My NaNoWriMo Experience

My NaNoWriMo Experience

OK, so I know November isn’t over, but I wanted to share my approach to NaNoWriMo anyway. I won’t be “winning” this year, but I did make some progress on my book, and I’m curious how the month is going for others. I didn’t set a goal to participate in NaNoWriMo this year, but when I got an idea for a YA novel over the summer, I thought maybe I’d give it a try.

I had every intention of outlining my whole book before November, but then I started this second blog, and begin a new job, and other things took priority over writing a book. I did create an overall outline of the main plot of the book and sketch out the main characters. And I outlined the first 5 chapters back in July.

When my library shared that they would be opening a conference room to NaNoWriMo writers throughout the month, I decided to just start there. I went to the first day, Saturday, November 5th for 3 hours in the afternoon. I had found some images online earlier that week to give me some visual inspiration for my characters, and then I used my outlines for the first 5 chapters to start writing. I had written 5 bullet points or so per chapter, and I had decided who would be the narrator for each chapter (because of course my book needs to have alternating voices – my favorite!).

The writing went fairly well, except that my chapters were only 3-4 pages each. I ended up with 7 chapters after that first day because I had skipped over some important details in my outlining. But I had a profound realization after that day.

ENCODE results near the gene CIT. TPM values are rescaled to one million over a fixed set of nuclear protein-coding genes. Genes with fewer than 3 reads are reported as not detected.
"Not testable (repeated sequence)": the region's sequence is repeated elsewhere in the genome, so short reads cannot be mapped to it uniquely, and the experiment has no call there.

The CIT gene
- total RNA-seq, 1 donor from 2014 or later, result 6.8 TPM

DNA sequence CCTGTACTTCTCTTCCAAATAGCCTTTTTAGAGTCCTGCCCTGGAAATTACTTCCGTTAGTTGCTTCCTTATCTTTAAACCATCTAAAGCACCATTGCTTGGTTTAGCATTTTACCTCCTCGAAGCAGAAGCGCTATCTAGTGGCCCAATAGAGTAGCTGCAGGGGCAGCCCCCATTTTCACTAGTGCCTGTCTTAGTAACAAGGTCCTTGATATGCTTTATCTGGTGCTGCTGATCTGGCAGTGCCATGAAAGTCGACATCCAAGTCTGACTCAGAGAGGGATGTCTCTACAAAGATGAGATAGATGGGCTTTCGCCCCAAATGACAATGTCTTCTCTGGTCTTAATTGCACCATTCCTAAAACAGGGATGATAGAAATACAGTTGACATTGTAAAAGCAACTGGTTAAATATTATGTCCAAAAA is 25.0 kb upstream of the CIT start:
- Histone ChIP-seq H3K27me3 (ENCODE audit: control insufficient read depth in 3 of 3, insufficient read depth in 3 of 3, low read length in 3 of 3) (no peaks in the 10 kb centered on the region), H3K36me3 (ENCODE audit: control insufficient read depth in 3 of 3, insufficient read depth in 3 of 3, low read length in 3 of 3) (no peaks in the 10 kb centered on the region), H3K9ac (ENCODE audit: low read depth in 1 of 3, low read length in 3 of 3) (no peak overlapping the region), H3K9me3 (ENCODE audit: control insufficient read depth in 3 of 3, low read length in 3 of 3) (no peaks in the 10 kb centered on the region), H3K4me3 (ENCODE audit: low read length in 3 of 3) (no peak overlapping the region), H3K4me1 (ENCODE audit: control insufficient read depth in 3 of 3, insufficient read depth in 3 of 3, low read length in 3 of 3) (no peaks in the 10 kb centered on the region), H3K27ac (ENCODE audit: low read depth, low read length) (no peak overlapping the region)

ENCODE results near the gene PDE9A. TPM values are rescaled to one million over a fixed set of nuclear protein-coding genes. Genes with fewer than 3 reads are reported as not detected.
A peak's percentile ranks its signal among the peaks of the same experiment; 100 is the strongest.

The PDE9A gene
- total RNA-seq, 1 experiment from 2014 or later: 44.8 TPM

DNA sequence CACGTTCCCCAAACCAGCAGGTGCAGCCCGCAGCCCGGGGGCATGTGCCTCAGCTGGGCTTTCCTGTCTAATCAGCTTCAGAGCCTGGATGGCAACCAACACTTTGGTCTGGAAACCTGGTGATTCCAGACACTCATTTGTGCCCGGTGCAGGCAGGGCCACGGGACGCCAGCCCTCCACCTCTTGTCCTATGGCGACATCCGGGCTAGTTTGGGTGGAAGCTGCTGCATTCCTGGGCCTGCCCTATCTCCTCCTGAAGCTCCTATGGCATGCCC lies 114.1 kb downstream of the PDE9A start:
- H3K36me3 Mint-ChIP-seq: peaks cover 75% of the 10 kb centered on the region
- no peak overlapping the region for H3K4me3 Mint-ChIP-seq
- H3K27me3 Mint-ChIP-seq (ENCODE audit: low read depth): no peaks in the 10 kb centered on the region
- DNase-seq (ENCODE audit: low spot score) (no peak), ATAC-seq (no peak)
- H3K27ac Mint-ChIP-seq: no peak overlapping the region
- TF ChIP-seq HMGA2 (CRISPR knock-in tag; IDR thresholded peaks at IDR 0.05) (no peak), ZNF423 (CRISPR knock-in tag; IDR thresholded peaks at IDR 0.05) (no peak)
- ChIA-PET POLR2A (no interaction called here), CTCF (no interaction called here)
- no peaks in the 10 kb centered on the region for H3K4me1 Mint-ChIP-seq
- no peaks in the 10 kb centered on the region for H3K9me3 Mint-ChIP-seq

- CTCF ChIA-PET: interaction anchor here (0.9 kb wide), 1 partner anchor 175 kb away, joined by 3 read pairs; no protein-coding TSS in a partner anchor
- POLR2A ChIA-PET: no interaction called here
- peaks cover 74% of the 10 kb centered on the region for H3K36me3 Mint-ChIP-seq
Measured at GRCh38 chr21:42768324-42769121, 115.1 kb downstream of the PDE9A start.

Of course I hadn’t expected to write a complete novel in 1 draft, but I hadn’t anticipated how hard it would be to write EVERYTHING that happened to my characters – from their movements, to their thoughts, to their every spoken work and interaction. That seems pretty obvious, right? When I told my husband’s friend that I realized I had to write literally everything, he thought I was insane. (Because of course you have to write everything that happens in a book. Duh!) But it wasn’t that clear to me when I started. Going from an outline of what needs to happen to actually having that action play out on the page is hard. Way harder than I thought it would be.

Rather than ruminate on those short chapters, I decided that it would be best to get each chapter down, no matter how short, and then come back around once I have the full plot written and layer on the details, enhance the dialog, and expand where relevant.

I haven’t gotten to work on the book since then, but I may go back to the library on Sunday when they have another session in the conference room.

Last Saturday I saw Marissa Meyer on herĀ Heartless tour, and she said something that resonated with me. She talked about writing her books in layers, and it’s exactly what I had discovered. Maybe I’m on to something here?

Either way, I’m going to keep going. Maybe not this November, but I will finish this first draft, and then I’ll go back through the book again and beef it up. It’s kind of cool to say I’m trying to write a book, even if I never end up letting anyone else read it.


Feature image from Pexels

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  1. Oh tell people you wrote a book. Everyone will be super enthusiastic about it but then flake out when it comes to the actual reading part.

    I have sold more books to strangers than people I know. My own family can’t be bothered to read my book even though they’ve had 2 years to do so.

    In all seriousness, you review books and I bet you’ve read some stinkers over the years, so go for it. Let the stinkers be your motivation!!!!

    1. Thanks! I have told some close family and friends that I’m trying to write a book. I’m sure I will tell strangers once I finish. It’s such a cool thing to do. Agreed – I’ve read a lot of duds. I’m trying to use all of this field knowledge to help make my own book better. We’ll see how I do.

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